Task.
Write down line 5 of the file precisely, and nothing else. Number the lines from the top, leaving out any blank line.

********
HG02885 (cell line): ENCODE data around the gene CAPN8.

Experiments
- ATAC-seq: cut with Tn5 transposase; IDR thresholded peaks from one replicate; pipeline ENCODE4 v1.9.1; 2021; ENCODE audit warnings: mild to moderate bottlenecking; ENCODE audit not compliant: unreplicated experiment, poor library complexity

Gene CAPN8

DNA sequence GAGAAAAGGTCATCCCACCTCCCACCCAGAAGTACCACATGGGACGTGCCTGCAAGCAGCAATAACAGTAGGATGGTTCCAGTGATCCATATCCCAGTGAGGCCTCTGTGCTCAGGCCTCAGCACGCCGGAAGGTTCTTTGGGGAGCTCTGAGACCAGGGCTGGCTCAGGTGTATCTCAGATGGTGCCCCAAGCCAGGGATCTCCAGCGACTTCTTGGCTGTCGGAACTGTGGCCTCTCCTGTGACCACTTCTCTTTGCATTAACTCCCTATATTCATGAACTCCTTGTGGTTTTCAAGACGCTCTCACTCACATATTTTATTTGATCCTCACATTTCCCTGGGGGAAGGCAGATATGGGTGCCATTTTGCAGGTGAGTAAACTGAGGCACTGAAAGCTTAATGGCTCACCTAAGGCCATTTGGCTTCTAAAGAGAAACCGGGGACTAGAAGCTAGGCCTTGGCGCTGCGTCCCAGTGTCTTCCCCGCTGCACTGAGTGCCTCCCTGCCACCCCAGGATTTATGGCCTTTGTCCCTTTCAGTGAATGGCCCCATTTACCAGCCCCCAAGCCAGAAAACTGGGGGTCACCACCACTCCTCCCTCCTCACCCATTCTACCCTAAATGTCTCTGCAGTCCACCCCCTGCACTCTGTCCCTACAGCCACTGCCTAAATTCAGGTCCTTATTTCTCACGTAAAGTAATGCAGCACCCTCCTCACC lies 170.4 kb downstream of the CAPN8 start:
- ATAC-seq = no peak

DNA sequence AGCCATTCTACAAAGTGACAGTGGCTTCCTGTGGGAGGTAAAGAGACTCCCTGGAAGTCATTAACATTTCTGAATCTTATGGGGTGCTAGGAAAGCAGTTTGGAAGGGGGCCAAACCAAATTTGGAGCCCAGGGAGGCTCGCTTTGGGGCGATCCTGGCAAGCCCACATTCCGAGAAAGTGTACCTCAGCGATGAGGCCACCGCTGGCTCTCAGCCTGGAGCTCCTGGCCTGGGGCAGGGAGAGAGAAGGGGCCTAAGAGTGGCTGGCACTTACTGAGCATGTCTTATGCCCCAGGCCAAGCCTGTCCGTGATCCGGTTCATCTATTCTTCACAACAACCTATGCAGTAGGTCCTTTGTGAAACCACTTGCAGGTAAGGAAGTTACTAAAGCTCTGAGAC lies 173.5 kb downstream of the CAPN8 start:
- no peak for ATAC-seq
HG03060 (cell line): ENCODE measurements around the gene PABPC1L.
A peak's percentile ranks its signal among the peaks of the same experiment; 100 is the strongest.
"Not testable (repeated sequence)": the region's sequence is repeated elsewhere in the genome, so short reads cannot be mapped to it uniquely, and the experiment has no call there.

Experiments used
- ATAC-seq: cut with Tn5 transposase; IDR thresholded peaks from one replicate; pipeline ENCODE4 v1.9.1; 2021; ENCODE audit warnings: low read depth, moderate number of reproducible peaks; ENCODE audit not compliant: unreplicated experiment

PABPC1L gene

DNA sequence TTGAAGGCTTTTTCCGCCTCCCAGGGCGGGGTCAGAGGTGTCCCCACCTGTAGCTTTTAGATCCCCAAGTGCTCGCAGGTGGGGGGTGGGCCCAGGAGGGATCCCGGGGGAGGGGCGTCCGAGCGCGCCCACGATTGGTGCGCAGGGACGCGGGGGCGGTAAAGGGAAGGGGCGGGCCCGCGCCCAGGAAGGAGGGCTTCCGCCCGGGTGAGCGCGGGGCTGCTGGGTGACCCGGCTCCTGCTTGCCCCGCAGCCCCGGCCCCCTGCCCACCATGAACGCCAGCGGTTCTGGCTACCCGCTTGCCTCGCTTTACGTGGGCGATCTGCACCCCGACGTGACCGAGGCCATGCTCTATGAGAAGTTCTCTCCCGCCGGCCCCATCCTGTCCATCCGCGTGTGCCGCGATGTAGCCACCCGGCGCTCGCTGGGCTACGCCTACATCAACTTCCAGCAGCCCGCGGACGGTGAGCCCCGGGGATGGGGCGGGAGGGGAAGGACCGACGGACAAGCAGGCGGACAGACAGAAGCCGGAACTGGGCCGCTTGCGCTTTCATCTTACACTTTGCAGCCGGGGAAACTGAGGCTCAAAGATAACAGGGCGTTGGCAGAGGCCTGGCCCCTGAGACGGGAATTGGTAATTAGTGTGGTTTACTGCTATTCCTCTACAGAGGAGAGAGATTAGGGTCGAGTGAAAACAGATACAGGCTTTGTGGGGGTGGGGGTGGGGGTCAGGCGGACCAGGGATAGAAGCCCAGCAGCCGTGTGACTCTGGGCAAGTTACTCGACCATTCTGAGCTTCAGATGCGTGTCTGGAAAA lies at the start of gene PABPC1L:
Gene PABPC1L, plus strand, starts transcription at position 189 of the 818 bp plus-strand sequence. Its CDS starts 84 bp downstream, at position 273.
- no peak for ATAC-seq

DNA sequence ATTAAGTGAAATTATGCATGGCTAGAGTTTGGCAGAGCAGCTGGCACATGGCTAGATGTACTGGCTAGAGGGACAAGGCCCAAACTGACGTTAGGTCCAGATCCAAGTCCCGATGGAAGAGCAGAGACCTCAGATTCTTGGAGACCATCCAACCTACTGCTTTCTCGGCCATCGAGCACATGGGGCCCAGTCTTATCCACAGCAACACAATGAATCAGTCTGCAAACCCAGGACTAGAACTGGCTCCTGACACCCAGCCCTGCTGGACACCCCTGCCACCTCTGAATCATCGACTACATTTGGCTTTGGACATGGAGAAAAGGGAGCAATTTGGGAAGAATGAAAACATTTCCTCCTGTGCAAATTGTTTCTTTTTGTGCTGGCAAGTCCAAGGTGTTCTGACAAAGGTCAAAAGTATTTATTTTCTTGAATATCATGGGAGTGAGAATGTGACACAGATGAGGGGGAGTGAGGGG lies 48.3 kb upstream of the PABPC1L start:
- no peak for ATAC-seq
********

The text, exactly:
DNA sequence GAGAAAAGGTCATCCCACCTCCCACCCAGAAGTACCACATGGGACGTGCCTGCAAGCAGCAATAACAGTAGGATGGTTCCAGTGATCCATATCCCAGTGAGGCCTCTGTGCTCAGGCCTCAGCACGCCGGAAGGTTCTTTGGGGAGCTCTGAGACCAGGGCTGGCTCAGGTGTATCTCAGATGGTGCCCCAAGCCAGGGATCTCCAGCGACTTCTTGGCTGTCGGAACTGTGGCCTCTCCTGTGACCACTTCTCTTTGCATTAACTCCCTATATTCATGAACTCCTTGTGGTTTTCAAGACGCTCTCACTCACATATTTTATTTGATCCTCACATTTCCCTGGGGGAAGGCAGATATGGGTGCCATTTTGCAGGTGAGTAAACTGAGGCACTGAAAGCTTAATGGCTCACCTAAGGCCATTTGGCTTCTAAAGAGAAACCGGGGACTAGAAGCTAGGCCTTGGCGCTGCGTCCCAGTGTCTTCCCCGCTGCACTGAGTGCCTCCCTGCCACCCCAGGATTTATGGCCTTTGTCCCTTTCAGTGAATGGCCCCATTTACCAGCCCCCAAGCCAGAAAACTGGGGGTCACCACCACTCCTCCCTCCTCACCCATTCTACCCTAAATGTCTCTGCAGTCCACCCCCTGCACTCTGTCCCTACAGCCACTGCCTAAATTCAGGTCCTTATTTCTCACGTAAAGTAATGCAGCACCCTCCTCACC lies 170.4 kb downstream of the CAPN8 start: